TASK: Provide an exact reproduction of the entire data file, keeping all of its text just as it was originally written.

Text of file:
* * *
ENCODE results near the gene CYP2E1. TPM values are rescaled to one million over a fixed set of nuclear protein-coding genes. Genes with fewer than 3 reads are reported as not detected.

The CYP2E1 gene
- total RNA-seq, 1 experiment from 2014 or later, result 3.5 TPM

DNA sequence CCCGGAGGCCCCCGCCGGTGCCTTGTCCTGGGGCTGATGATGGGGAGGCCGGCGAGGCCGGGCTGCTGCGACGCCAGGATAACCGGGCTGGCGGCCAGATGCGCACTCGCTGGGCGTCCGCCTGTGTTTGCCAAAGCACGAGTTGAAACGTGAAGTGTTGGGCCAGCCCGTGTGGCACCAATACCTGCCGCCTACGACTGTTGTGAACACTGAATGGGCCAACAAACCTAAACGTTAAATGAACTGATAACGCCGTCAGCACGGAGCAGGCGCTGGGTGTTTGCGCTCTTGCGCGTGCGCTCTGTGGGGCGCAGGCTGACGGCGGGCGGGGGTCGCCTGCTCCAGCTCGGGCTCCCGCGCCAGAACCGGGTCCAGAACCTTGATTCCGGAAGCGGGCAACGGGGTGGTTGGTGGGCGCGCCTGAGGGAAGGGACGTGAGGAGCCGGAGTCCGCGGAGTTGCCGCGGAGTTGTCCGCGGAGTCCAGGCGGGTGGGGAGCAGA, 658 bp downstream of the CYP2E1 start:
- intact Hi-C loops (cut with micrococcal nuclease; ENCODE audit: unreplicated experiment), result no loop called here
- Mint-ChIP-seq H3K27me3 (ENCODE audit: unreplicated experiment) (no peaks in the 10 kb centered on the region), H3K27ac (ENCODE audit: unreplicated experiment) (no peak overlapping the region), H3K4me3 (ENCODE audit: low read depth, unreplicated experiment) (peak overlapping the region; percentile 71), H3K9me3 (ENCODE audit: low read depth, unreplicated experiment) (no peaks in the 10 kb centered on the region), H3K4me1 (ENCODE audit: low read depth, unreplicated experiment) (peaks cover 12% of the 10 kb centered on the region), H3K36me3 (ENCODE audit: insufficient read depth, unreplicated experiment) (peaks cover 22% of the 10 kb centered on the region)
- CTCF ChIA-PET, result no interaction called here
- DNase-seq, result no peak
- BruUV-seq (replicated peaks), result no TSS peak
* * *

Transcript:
ENCODE results near the gene CYP2E1. TPM values are rescaled to one million over a fixed set of nuclear protein-coding genes. Genes with fewer than 3 reads are reported as not detected.

The CYP2E1 gene
- total RNA-seq, 1 experiment from 2014 or later, result 3.5 TPM

DNA sequence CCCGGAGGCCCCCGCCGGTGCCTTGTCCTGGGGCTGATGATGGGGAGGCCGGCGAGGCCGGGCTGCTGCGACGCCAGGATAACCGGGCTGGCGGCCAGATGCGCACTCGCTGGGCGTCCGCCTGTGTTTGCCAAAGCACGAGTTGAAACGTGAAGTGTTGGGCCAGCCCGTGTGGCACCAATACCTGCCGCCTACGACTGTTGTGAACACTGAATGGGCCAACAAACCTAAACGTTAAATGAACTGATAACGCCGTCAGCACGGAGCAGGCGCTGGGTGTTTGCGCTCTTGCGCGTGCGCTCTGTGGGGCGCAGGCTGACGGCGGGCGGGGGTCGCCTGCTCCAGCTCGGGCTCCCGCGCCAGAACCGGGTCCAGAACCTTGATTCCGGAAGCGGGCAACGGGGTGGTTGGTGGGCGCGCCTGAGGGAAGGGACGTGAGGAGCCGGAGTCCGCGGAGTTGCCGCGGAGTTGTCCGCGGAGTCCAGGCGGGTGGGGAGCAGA, 658 bp downstream of the CYP2E1 start:
- intact Hi-C loops (cut with micrococcal nuclease; ENCODE audit: unreplicated experiment), result no loop called here
- Mint-ChIP-seq H3K27me3 (ENCODE audit: unreplicated experiment) (no peaks in the 10 kb centered on the region), H3K27ac (ENCODE audit: unreplicated experiment) (no peak overlapping the region), H3K4me3 (ENCODE audit: low read depth, unreplicated experiment) (peak overlapping the region; percentile 71), H3K9me3 (ENCODE audit: low read depth, unreplicated experiment) (no peaks in the 10 kb centered on the region), H3K4me1 (ENCODE audit: low read depth, unreplicated experiment) (peaks cover 12% of the 10 kb centered on the region), H3K36me3 (ENCODE audit: insufficient read depth, unreplicated experiment) (peaks cover 22% of the 10 kb centered on the region)
- CTCF ChIA-PET, result no interaction called here
- DNase-seq, result no peak
- BruUV-seq (replicated peaks), result no TSS peak